University of Hertfordshire (UNITED KINGDOM)
About this paper:
Appears in: ICERI2013 Proceedings
Publication year: 2013
Pages: 3432-3441
ISBN: 978-84-616-3847-5
ISSN: 2340-1095
Conference name: 6th International Conference of Education, Research and Innovation
Dates: 18-20 November, 2013
Location: Seville, Spain
The University of Hertfordshire has delivered many on-line courses over a period of years and uses Question Mark Perception (QMP) for formative and summative assessment in undergraduate and postgraduate courses. We found on-line assessment to be an integral part of our eLearning systems. Over the years lecturers have developed many objective tests using QMP. However, if we would like to transfer these tests to another Learning Management System (LMS) is it possible? Typically, eLearning systems store exam questions using proprietary formats and then make use of standard formats for interoperability purposes. Many products on the market today provide limited interoperability options. At the moment there are two main standards: Question and Testing Interoperability specification (QTI) and Question Markup Language (QML). In the paper we will attempt to demonstrate why interoperability between different systems is not straightforward.

How can we exchange information between these two main contenders for a standard? We can export question banks from present systems and import them into others that support the same format. However, a translator or converter is required if the destination system supports a different format for question banks importation. For example, Moodle uses QTI for export so we could import our Moodle questions into another system that uses QTI, or we could convert the QTI to QML to use in, for example, Question Mark Perception.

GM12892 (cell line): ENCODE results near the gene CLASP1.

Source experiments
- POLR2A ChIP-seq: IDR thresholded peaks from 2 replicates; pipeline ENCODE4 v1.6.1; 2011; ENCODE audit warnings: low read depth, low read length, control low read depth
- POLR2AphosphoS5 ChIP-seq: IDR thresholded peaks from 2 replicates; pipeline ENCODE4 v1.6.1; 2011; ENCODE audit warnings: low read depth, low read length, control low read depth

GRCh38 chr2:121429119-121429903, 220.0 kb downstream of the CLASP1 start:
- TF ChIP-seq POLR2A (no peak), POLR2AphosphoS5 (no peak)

In the initial stages of our work we have sent an on-line questionnaire to software manufacturers of eLearning products and asked which question types they supported in their LMSs together with which import/export functions. Two hundred and fifty-one were contacted; twenty-eight (11%) replied. The results of the questionnaire overall showed that an import function is more available than an export function and that QTI is most common for both Import and Export. The full results are outlined in the paper; these confirm the lack of interoperability options between standards.

In our preliminary work we also carried out research to establish the types of questions available in both standards. We established that QML has 20 different types of questions and QTI also has 20 different types of questions. Some of the question types are common to both. Some question types are the same but have different names. Eleven question types are common to both QTI and QML and these are outlined in the full paper.

As regards to previous work in this area, a JISC funded project at the University of Hertfordshire called MultipleChoiceFiveMethods (MCQFM) was completed in 2008. The project provided a web service that can convert five basic question types. In the main paper we also provide a comparison of our work with the MCQFM project.
e-learning, QTI, QML.